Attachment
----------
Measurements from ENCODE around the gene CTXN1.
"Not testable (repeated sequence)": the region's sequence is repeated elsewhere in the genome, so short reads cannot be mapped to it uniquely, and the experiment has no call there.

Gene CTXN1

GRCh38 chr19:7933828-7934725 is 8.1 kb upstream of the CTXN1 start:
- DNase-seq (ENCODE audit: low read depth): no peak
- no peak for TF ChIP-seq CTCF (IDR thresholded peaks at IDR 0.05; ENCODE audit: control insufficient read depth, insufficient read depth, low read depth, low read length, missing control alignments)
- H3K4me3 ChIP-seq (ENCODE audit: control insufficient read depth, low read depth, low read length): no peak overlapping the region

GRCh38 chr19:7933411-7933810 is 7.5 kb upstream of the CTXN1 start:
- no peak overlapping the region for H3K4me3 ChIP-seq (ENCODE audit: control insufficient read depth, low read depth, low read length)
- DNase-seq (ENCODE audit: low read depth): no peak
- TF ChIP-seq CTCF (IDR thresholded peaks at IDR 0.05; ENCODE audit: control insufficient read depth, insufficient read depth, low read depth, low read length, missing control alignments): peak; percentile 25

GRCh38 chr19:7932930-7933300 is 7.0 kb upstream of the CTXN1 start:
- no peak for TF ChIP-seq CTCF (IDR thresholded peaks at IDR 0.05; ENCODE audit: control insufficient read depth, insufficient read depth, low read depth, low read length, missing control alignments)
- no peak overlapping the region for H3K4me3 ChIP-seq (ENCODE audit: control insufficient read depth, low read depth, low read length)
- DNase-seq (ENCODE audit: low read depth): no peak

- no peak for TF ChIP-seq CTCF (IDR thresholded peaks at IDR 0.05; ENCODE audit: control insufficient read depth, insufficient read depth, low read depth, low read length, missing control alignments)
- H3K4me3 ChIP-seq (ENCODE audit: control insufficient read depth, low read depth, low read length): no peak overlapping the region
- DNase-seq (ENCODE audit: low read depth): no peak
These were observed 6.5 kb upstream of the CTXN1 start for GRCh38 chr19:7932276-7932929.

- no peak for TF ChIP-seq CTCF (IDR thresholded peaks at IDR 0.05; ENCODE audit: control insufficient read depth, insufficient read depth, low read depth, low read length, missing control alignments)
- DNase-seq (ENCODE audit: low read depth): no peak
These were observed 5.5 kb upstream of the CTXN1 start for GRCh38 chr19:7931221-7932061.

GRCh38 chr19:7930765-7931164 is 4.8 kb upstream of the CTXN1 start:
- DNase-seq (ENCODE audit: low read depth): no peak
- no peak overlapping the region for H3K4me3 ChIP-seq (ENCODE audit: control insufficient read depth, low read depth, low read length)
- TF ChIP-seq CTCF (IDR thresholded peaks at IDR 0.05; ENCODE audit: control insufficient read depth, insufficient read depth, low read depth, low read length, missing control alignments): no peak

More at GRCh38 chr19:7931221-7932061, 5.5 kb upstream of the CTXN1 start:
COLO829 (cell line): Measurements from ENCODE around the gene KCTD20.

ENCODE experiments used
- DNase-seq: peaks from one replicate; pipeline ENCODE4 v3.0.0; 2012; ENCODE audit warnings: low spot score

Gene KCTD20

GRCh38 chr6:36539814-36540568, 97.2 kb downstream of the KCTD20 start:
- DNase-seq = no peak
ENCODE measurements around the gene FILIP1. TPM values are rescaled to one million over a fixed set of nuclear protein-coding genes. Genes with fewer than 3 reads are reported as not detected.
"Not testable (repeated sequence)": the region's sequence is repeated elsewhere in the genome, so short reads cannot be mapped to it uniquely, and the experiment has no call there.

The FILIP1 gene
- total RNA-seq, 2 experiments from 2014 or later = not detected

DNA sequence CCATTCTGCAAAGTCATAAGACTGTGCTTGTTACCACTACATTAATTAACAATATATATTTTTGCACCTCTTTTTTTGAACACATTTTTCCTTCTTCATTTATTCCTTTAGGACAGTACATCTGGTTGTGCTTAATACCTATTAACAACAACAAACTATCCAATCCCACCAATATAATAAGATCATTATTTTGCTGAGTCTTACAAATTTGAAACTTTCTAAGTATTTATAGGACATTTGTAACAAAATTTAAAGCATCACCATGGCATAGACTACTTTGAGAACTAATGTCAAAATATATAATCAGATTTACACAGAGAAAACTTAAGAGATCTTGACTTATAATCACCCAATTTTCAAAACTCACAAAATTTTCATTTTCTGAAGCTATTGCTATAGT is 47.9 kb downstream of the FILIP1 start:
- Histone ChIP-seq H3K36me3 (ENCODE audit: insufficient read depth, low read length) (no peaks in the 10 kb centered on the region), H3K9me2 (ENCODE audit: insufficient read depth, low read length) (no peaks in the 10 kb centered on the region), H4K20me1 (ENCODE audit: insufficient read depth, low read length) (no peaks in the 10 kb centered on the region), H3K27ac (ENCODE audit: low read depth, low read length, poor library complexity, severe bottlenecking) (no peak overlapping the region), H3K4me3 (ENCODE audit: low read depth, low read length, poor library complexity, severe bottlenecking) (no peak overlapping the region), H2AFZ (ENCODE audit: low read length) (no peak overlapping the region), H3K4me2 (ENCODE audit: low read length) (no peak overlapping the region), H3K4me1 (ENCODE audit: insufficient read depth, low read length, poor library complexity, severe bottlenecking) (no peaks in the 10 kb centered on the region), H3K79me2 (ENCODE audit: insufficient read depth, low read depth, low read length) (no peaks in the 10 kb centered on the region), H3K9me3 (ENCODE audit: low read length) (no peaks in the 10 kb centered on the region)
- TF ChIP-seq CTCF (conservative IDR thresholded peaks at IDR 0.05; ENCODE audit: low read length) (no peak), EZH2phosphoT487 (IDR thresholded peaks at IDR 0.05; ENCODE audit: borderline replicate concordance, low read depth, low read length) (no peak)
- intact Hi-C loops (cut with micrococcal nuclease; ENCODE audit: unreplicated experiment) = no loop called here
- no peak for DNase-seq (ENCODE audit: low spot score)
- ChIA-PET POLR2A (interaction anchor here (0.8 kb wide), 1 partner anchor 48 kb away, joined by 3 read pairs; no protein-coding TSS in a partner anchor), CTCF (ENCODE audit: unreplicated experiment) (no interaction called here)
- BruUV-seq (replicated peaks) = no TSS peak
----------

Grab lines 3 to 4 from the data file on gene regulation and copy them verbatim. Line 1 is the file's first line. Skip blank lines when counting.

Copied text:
Gene CTXN1

GRCh38 chr19:7933828-7934725 is 8.1 kb upstream of the CTXN1 start: